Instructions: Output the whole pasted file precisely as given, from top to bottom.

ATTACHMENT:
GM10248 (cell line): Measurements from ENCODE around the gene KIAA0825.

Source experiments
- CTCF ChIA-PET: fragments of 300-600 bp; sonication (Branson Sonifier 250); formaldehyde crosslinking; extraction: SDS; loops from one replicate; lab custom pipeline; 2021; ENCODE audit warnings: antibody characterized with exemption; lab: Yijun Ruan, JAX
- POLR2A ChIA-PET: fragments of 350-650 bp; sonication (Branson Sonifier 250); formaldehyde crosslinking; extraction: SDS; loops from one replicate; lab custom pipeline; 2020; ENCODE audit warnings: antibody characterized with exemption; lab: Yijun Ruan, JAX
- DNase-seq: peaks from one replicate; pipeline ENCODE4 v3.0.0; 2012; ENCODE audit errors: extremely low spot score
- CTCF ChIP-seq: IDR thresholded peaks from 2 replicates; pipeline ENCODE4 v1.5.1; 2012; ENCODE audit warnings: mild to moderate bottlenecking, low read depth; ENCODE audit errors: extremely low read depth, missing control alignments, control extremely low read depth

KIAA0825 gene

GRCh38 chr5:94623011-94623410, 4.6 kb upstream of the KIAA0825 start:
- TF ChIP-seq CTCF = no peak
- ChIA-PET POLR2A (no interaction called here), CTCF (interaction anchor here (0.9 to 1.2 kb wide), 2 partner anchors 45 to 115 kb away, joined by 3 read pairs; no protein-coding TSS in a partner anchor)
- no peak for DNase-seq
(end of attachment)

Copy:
GM10248 (cell line): Measurements from ENCODE around the gene KIAA0825.

Source experiments
- CTCF ChIA-PET: fragments of 300-600 bp; sonication (Branson Sonifier 250); formaldehyde crosslinking; extraction: SDS; loops from one replicate; lab custom pipeline; 2021; ENCODE audit warnings: antibody characterized with exemption; lab: Yijun Ruan, JAX
- POLR2A ChIA-PET: fragments of 350-650 bp; sonication (Branson Sonifier 250); formaldehyde crosslinking; extraction: SDS; loops from one replicate; lab custom pipeline; 2020; ENCODE audit warnings: antibody characterized with exemption; lab: Yijun Ruan, JAX
- DNase-seq: peaks from one replicate; pipeline ENCODE4 v3.0.0; 2012; ENCODE audit errors: extremely low spot score
- CTCF ChIP-seq: IDR thresholded peaks from 2 replicates; pipeline ENCODE4 v1.5.1; 2012; ENCODE audit warnings: mild to moderate bottlenecking, low read depth; ENCODE audit errors: extremely low read depth, missing control alignments, control extremely low read depth

KIAA0825 gene

GRCh38 chr5:94623011-94623410, 4.6 kb upstream of the KIAA0825 start:
- TF ChIP-seq CTCF = no peak
- ChIA-PET POLR2A (no interaction called here), CTCF (interaction anchor here (0.9 to 1.2 kb wide), 2 partner anchors 45 to 115 kb away, joined by 3 read pairs; no protein-coding TSS in a partner anchor)
- no peak for DNase-seq